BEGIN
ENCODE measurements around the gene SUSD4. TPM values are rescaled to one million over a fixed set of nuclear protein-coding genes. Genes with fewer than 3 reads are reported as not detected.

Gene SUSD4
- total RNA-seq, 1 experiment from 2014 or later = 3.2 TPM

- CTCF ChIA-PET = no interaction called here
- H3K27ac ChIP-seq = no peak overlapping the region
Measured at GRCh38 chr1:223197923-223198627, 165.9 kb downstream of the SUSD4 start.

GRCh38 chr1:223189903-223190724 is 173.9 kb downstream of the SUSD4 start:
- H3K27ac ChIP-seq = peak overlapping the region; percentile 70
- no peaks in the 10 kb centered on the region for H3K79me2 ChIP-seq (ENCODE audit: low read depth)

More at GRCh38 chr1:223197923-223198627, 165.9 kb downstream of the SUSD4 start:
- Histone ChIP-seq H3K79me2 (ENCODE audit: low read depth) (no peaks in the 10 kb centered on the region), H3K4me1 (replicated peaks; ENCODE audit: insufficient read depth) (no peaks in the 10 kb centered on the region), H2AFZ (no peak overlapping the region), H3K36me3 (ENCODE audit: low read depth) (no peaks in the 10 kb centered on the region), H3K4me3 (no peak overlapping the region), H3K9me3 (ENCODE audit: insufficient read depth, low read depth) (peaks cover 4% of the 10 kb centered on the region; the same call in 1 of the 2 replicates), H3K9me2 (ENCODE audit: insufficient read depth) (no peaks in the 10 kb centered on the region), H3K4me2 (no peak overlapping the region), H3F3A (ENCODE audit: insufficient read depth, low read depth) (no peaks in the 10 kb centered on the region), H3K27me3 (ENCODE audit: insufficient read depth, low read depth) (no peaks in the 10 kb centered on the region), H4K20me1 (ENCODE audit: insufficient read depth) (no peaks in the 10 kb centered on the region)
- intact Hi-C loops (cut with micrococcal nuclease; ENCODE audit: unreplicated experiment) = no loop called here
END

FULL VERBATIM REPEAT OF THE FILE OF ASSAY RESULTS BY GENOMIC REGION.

ENCODE measurements around the gene SUSD4. TPM values are rescaled to one million over a fixed set of nuclear protein-coding genes. Genes with fewer than 3 reads are reported as not detected.

Gene SUSD4
- total RNA-seq, 1 experiment from 2014 or later = 3.2 TPM

- CTCF ChIA-PET = no interaction called here
- H3K27ac ChIP-seq = no peak overlapping the region
Measured at GRCh38 chr1:223197923-223198627, 165.9 kb downstream of the SUSD4 start.

GRCh38 chr1:223189903-223190724 is 173.9 kb downstream of the SUSD4 start:
- H3K27ac ChIP-seq = peak overlapping the region; percentile 70
- no peaks in the 10 kb centered on the region for H3K79me2 ChIP-seq (ENCODE audit: low read depth)

More at GRCh38 chr1:223197923-223198627, 165.9 kb downstream of the SUSD4 start:
- Histone ChIP-seq H3K79me2 (ENCODE audit: low read depth) (no peaks in the 10 kb centered on the region), H3K4me1 (replicated peaks; ENCODE audit: insufficient read depth) (no peaks in the 10 kb centered on the region), H2AFZ (no peak overlapping the region), H3K36me3 (ENCODE audit: low read depth) (no peaks in the 10 kb centered on the region), H3K4me3 (no peak overlapping the region), H3K9me3 (ENCODE audit: insufficient read depth, low read depth) (peaks cover 4% of the 10 kb centered on the region; the same call in 1 of the 2 replicates), H3K9me2 (ENCODE audit: insufficient read depth) (no peaks in the 10 kb centered on the region), H3K4me2 (no peak overlapping the region), H3F3A (ENCODE audit: insufficient read depth, low read depth) (no peaks in the 10 kb centered on the region), H3K27me3 (ENCODE audit: insufficient read depth, low read depth) (no peaks in the 10 kb centered on the region), H4K20me1 (ENCODE audit: insufficient read depth) (no peaks in the 10 kb centered on the region)
- intact Hi-C loops (cut with micrococcal nuclease; ENCODE audit: unreplicated experiment) = no loop called here